In the first of this series on Channel Sales for DaaS, I wrote about managing complexity with Channels, developing ‘tee-shirt’ sized DaaS packages with hardware, software, and services which avoid complex configuration. This provides a DaaS business the ability to effectively handle scalable Channel sales without getting lost in the complexity trifecta of configurable hardware, configurable software, and configurable services.

Now that we have a manageable product, let’s look at how you actually set up a channel model to sell something that, by definition, doesn’t have that familiar single-transaction sell/revenue model.  All DaaS models I’ve seen are based on some variant of recurring revenue. But recurring for whom?

Model scenario 1: 

  1. The channel sells a DaaS services product to a customer.
  2. The channel sells the contract they created to a DaaS provider for, say, a commission.
  3. The customer is provisioned with the hardware.
  4. The customer then pays the DaaS provider periodic payments while they use the product.

This fits B2C retail situations well, in fact we see something similar quite frequently, the warranty or service contract we can buy with a product – that word, ‘service’. DaaS sales are service contracts, categorically. The DaaS provider has the obligation to provide the hardware, software, and services, and they take the recurring revenue. Channel is pure sales on a commission basis against a contract.

Model scenario 2: 

  1. The channel sells a DaaS services product to a customer.
  2. The channel then buys a contract from the DaaS provider for fulfilment.
  3. The customer is provisioned with the hardware.
  4. he customer then pays the channel periodic payments while they use the product.
  5. The channel pays the DaaS provider periodic payments for contracted services.

This fits B2B channels models, which tend to be large-scale (perhaps fleet management), where they may be involved in the hardware provisioning as well as services. A somewhat familiar model might look like commercial air conditioning – a channel provider installs, periodically maintains, fulfils warranty. The hardware is from a DaaS provider, and the software that manages HVAC (thinking a Smart Device) is part of what the DaaS provider furnishes. Channel is pure sales, but owns the customer recurring revenue.

Keeping it consistent 

What we’ve seen in other models are simply reshuffling of the two above, with different sequencing of the main variables.

Who performs the sale – makes the contract (from tee-shirt sizing)?
Who owns the contractual obligations (liabilities) – services (and billing) delivery?
Who controls the assets – provisions hardware (fixed assets) to end-user, upgrades,
   and spares?
Who collects revenue between parties – one-time, or recurring?

Green and Go

Green and Go is a fictional solar power company, which builds hardware and software, and has services to install, run and manage power.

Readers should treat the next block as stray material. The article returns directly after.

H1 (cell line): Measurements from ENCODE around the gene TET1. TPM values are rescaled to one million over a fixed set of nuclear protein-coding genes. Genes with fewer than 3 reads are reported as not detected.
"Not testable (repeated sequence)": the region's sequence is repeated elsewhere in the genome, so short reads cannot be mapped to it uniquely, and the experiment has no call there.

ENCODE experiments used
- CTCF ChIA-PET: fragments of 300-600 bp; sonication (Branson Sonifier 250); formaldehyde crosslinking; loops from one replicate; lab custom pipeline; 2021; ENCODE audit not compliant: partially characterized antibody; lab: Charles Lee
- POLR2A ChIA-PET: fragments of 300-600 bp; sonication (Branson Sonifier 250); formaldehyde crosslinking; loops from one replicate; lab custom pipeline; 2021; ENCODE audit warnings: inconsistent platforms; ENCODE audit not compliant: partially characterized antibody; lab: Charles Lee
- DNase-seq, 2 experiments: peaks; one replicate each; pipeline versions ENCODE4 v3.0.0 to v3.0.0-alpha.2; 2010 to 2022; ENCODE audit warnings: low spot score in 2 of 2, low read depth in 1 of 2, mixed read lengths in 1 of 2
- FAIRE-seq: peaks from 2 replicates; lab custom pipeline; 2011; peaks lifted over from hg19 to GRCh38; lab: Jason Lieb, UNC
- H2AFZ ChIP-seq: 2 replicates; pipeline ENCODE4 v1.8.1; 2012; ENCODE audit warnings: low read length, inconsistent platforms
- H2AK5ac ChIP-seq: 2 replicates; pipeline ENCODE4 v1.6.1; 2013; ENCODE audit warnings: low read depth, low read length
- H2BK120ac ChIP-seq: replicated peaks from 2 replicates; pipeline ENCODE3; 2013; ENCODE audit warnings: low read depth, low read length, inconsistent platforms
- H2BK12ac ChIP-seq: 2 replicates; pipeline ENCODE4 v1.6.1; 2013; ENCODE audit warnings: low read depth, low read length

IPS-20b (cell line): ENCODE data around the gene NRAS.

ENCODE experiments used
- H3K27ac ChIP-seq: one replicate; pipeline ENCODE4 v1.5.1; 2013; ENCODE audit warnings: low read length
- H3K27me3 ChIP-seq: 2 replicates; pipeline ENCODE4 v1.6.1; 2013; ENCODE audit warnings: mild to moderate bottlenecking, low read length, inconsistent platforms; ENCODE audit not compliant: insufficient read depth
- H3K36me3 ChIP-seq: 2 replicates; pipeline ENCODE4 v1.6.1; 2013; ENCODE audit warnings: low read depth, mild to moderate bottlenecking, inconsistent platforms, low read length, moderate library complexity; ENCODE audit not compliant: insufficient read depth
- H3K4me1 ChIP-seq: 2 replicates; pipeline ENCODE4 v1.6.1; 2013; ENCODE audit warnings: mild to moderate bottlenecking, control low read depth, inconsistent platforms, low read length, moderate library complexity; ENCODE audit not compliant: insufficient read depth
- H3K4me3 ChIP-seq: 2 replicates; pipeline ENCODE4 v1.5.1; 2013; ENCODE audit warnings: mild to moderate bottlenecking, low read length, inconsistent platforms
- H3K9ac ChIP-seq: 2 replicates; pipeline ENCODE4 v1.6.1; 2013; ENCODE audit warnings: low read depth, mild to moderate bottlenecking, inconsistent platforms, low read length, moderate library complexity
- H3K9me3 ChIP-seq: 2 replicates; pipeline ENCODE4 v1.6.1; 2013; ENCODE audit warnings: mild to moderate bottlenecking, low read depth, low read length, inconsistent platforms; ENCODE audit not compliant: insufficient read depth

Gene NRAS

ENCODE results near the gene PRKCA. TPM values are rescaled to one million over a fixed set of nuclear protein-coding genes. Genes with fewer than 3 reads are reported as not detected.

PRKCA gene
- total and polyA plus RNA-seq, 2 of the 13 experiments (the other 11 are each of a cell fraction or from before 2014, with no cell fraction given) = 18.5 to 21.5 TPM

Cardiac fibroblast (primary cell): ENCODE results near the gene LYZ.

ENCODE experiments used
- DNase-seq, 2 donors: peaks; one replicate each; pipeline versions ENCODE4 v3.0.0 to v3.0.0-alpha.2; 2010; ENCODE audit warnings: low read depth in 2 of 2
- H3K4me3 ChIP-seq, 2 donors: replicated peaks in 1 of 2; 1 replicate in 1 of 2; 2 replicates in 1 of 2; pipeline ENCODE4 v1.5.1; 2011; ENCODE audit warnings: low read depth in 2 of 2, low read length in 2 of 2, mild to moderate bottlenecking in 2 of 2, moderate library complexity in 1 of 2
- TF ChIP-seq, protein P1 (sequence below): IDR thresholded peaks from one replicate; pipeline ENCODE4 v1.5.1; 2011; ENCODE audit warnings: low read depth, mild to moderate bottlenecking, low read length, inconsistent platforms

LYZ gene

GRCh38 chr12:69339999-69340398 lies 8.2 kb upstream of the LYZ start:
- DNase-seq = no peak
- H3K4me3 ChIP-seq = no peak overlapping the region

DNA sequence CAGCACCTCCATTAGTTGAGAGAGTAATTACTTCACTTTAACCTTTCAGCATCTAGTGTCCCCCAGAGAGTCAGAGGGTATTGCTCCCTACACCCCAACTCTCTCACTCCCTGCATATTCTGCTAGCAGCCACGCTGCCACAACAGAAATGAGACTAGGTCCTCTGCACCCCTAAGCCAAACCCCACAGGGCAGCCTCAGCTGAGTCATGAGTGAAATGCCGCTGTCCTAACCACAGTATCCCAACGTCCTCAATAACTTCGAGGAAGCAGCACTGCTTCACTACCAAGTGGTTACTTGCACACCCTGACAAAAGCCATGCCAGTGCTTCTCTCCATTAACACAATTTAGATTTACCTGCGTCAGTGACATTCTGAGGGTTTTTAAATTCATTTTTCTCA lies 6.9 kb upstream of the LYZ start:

Green and Go logo

Remember our “Green and Go” channel sales story (our fictional company for these articles): they sell solar power ‘as a service’ including an array of devices, software and services some of which they manufacture, some of which they source. They have defined a set of ‘tee-shirt’ sized offerings.

<<< Start >>>

Go Green option

Smart Thermostat, 10kWh electricity from renewable sources, home optimizing software. 

<<< End >>>

<<< Start >>>

Go Greener option

Green, plus 5kW Solar Array primary, grid cost-optimizing software. 

<<< End >>>

<<< Start >>>

Go Greenest option

Greener, plus 5kW Solar Array, 13.5kWh Battery, power-fail home automation, 

<<< End >>>

<<< Start >>>

Go Green Nirvana option

Greenest, plus Optimized EV Car Charging on the road connected to reverse-Grid feed. 

<<< End >>>

Green and Go reseller

Green and Go sells through a retail (DIY) home improvement store for a Greener option. The store contracts Green and Go for the hardware, installation, software and services. Green-and-Go delivers the installation and hardware, as well as the utility connection and rate plan, and flips the switch. The end-user now pays the store a monthly fee. Green-and-Go owns the assets. If you look now at retail DIY establishments in ‘services’ category, you’ll find that this structure is quite common, just not as DaaS.

                                    Green and Go authorized reseller logo

Green and Go home

Green and Go sells through a large-scale home builder. Green and Go supplies the hardware, software, and services, the builder performs the installation while the home is being built. With each home sale, the Green-and-Go pays the builder a commission, and then takes over the contract fulfilment. The end-user pays Green-and-Go a monthly fee. Green and go captures all recurring revenue, and renewals and upgrades. The mortgage company owns the assets.

                                   Green and Go Home logo

If you look now at retail DIY establishments in ‘services’ category, you’ll find that this structure is quite common, just not as DaaS. Channels are all different, but based on a simple offering set we can handle multiple channel sales, services, asset, and revenue models.

Learning to manage your channels


The second takeaway from this series is:
• Look at how the end-customer want to buy (how they will buy).
• Consider who provisions hardware, who provides services, what software is involved.
• Who ends up owning the contracts, owning assets, performing billing?
• Who orchestrates end-to-end DaaS?

Then you should be able to blueprint a channel sales model. But, it doesn’t end there. My final blog will be on how DaaS becomes customized within channel models, avoiding conflicts and creating more channel incentive to sell.

Joseph Francis

Managing Director – Digital Supply Chain Transformation

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